Diagram of UVGI devices and how they capture particles

Overview: Ultraviolet germicidal irradiation (UVGI) has been used for decades to purify air in hospitals and labs that need to ensure microbes aren’t introduced or distributed by the ventilation system. UVGI is also used in a less intense installation to keep cooling coils clean and free of biofilms. UVGI can also be used in-room as part of an upper-room disinfection system, portable air cleaner, or surface disinfection. The history and means of using UVGI for pathogen control in building ventilation systems and rooms is well-documented. Along with fresh air ventilation and filtration, UVGI is one of the best proven technologies for removing pathogens from the air, including COVID-19.

Removes, Dilutes, or Inactivates Pollutants: UVGI inactivates pathogens in the air and on surfaces, with proper design. UVGI systems are usually designed for a specific worst-case pathogen, and others that are more easily inactivated are then also removed from the air stream. UVGI does not filter out particulates or VOCs.

Harmful Byproducts: UVGI is a well-developed industry, and lamps are designed to prevent the emission of light in wavelengths that can produce ozone. As long as the UVGI system installed is from a reputable dealer, the systems should be free of harmful byproducts.

Added Energy: Each type of UVGI system has different design requirements to provide effective microbial disinfection, resulting in differing levels of energy consumption. Disinfection is a function of irradiation intensity, time, and the desired reduction of the target pathogen(s). See below for more details.

Image of in-room surface UVGI
Image of upper-room UVGI
Image of in-duct or air handler UVGI

In-Room Surface UVGI

  • About 01 W/m2 (1.0X10-4 W/sf) UVGI intensity at surfaces.
  • In 1,000 sf room with 10 ft ceiling, about five 55 W UV lamps. At 1,000 hr/yr, this is a utility cost of about $27.50/yr per room.
  • Long duration inactivates pathogens instead of high intensity.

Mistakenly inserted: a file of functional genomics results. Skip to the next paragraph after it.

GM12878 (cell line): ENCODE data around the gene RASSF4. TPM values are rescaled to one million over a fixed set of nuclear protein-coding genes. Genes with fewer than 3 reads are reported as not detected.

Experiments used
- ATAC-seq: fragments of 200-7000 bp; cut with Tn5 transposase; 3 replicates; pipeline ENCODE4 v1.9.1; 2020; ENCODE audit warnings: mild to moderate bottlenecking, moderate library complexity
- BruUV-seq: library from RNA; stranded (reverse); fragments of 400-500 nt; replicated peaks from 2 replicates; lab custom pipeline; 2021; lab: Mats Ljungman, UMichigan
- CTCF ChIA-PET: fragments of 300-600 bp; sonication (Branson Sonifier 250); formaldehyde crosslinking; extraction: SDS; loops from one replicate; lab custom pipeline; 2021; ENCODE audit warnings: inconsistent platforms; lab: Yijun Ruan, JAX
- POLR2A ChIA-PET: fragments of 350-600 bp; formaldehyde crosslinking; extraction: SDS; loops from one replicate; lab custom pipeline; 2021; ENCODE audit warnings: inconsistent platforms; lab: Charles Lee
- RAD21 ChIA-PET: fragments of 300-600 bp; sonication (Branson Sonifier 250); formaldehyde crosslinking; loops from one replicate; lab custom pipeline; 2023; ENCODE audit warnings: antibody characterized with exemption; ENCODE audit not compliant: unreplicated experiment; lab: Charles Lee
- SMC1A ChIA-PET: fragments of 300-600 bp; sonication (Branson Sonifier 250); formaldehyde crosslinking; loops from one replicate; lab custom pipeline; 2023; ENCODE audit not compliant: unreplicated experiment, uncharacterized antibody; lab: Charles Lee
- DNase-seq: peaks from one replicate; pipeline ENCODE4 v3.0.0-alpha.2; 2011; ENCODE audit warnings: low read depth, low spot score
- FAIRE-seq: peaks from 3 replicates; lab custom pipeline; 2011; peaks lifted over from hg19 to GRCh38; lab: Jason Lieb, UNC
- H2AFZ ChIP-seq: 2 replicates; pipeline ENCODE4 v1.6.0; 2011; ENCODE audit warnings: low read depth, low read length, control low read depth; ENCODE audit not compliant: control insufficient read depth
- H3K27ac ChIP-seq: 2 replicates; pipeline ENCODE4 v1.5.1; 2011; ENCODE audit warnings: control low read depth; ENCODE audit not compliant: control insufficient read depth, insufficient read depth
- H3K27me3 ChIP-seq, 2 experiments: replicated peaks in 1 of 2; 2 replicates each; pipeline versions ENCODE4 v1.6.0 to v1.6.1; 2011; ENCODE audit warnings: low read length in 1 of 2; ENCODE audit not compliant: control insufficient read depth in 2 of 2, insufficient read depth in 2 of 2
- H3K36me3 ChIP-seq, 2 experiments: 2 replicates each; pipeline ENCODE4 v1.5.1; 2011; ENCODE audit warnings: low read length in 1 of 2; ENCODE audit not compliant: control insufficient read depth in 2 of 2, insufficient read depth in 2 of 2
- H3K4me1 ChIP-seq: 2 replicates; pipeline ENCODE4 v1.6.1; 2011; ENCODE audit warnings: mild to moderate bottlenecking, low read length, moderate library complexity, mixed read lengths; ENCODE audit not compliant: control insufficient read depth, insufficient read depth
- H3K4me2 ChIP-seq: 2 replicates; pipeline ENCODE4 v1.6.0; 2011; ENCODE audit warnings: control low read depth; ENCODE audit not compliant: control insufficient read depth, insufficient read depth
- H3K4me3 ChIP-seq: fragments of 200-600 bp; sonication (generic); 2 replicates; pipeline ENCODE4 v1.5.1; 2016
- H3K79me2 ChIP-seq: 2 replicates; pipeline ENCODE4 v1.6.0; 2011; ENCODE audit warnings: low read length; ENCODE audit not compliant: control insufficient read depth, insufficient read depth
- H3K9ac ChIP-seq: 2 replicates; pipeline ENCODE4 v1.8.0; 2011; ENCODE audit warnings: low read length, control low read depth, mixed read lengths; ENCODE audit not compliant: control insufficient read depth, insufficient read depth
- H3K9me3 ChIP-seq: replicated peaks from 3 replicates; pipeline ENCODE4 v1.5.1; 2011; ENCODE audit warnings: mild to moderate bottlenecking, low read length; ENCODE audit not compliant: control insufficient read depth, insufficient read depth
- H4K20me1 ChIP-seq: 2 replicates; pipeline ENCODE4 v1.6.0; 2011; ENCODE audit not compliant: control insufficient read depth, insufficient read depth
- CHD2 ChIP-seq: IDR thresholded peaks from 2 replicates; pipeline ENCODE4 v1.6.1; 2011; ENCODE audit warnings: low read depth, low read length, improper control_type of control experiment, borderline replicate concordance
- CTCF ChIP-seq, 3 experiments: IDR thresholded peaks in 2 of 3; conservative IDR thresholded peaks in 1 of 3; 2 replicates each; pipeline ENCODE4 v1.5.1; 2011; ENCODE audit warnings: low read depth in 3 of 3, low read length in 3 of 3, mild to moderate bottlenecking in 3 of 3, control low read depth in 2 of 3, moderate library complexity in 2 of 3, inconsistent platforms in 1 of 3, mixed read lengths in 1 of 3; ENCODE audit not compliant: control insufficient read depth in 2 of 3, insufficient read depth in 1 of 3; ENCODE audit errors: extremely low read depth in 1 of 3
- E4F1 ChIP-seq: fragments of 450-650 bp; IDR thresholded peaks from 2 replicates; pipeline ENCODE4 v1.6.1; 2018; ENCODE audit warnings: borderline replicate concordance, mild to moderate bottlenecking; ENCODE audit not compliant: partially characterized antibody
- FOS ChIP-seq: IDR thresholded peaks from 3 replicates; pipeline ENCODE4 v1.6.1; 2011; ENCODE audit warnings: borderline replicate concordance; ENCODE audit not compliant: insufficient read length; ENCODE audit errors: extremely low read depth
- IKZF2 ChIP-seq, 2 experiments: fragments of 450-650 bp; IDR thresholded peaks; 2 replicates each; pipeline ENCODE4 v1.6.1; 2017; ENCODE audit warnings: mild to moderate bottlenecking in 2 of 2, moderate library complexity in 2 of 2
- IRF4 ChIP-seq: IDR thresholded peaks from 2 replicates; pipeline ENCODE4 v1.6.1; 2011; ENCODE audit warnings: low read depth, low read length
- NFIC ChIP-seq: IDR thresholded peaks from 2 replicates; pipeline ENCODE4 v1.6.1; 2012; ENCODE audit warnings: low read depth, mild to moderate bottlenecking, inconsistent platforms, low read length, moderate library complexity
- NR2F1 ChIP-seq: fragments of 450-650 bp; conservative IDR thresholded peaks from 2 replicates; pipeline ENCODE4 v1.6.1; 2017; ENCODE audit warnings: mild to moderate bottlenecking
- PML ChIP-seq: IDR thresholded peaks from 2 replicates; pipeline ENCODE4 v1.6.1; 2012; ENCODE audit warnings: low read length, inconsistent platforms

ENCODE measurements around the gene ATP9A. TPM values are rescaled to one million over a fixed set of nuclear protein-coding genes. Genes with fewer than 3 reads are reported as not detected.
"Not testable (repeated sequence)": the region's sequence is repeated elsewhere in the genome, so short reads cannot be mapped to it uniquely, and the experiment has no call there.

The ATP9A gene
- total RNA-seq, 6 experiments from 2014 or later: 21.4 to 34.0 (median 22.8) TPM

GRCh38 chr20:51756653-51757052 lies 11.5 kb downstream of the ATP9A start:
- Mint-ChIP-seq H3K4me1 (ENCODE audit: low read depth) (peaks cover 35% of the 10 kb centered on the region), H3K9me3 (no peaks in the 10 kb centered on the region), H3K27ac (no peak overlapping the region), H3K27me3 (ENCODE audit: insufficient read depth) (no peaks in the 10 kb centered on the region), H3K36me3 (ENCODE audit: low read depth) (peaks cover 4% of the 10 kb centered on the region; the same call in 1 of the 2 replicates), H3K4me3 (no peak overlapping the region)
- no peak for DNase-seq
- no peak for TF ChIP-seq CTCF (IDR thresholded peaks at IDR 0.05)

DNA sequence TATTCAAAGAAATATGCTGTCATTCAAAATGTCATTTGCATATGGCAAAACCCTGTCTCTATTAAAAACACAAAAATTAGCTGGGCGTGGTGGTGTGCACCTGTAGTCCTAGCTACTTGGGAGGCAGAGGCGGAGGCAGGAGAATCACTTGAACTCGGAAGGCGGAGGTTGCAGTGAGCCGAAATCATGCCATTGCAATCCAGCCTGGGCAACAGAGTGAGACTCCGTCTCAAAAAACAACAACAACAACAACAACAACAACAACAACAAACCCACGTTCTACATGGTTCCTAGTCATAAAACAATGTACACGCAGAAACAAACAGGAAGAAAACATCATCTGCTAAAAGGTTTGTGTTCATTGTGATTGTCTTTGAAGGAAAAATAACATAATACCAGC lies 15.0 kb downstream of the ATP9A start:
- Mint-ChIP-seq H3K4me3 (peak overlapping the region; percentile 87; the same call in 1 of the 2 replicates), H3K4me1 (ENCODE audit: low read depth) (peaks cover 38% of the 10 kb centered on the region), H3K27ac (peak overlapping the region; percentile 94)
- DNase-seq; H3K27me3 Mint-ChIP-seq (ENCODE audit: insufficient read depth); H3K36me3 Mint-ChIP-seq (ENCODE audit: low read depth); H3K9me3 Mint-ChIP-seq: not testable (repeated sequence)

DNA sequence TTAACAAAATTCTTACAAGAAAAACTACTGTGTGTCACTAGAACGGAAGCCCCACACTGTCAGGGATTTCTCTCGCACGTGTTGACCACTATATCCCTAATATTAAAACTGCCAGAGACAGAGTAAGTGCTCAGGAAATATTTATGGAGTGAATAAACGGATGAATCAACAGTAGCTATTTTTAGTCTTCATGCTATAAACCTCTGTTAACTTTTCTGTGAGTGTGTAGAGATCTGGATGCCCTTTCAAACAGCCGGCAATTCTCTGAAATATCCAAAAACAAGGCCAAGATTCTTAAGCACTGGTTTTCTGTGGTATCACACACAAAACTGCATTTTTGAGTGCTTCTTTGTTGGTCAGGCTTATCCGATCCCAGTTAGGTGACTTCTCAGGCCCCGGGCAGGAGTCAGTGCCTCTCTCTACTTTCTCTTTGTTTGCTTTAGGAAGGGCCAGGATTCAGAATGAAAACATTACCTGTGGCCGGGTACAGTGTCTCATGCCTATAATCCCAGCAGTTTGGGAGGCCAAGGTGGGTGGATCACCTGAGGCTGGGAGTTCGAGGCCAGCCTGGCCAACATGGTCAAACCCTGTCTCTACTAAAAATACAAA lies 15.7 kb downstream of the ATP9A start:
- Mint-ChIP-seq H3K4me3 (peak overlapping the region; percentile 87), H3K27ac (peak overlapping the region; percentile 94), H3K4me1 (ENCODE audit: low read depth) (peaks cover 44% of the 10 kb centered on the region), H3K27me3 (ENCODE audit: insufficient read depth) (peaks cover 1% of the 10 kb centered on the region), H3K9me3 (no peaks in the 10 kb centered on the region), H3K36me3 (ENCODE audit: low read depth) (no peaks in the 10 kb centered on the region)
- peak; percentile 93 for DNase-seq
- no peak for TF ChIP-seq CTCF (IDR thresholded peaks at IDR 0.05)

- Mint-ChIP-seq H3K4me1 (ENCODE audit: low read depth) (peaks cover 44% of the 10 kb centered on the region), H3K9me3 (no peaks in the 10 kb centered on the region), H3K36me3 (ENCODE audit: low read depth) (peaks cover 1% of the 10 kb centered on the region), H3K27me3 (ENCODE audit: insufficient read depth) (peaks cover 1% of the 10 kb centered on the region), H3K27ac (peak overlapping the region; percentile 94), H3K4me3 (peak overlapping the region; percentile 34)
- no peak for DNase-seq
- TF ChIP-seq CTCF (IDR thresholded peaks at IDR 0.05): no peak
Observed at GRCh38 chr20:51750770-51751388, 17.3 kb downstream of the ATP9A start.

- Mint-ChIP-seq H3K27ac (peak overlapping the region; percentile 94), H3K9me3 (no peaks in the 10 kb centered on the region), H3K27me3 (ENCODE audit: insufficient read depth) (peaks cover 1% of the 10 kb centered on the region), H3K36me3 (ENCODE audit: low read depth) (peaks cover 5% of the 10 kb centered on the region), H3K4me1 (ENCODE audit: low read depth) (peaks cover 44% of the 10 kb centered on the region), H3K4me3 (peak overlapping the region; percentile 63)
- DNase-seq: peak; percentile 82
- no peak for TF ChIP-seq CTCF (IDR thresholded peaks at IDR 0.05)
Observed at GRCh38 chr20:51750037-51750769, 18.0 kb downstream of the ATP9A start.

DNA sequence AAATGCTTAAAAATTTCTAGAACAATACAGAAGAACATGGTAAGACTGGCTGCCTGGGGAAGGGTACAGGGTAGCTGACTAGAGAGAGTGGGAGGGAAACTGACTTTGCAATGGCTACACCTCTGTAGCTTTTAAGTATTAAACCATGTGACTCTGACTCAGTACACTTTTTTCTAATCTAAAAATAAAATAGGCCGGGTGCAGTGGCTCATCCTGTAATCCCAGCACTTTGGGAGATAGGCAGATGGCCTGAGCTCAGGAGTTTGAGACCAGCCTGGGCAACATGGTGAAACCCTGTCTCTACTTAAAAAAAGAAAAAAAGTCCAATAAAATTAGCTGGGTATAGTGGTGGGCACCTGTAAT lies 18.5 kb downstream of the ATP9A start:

• Can be programmed with building automation to operate during scheduled unoccupied hours and limit energy use.
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Upper-Room UVGI

  • Intensity between 0.03 to 0.05 W/m2 (3.3 to 5.5x10-4 W/sf) with disinfection time based on ~1.2 ACH airflow in room.
  • In 1,000 sf room requires around three 55W UVGI lamps. Operating at 1,000 hrs/yr, this is a utility cost of about $16.50/yr per room.
  • Optimal designs have UV emitters around perimeter of room, poorest performance if emitters along one wall. Improved performance reduces required energy for disinfection.
  • Do not provide surface disinfection, only air.
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In-Duct or Air Handler UVGI

  • Highest energy use has intensity of 1 to 10W/m2 (0.3 to 1.1 W/sf) needed to disable pathogens in single pass of airflow.
  • For above classroom served by 10sf duct, flow is 50 ft/min. Requires twenty 55W lamps. At 1,000 hr/yr, utility cost is $110/yr per 10,000 ft3
  • Intensity reduced to 1 to 100 µW/cm2 if designed to clean cooling coil, but then airstream isn’t purified in single pass.
  • For 10sf coil, would need 75W lamp power. At 1,000 hrs/yr, utility cost is about $7.50/yr.
  • Can result in net energy savings from reduced pressure drop across cooling coil, but only partially cleans air, depending on flow rate.

Beyond the Pandemic

Additional considerations for each type of UVGI system
Image of in-room surface UVGI
Image of upper-room UVGI
Image of in-duct or air handler UVGI

In-room surface UVGI

  • Items shaded from UV light will not be disinfected, requiring careful design to sanitize high-touch surfaces.
  • UV-C (200-280 nm) can’t be used in occupied spaces, but inactivation can be faster than UV-A designs.
  • UV-A (315-400 nm) range is considered safe for use in occupied spaces, but inactivation is about 1,000x’s less effective. Usually this is countered by longer irradiation periods, including during occupied hours. However, research is ongoing regarding long-term exposure risks to UV-A.
  • Read more.

Upper-room UVGI

  • UV lights must have louvers if ceiling height is less than 10ft to direct UV radiation away from occupants.
  • UV resistant paints and materials may be needed to protect room surfaces.
  • Hanging ceiling decorations will interfere with disinfection of room air.
  • Can be used while space is occupied with proper design.
  • Won’t disinfect surfaces, only the air in the space.

In-Duct or Air Handler UVGI

  • Reduces concerns about material degradation and occupant exposure to UVGI.
  • Relies on dilution of space air with cleaned air for IAQ improvement, has reduced impact on in-room transmission of pathogens.
  • Cleaning of coils through UVGI can decrease pressure drop, mitigating some of the energy from adding UVGI.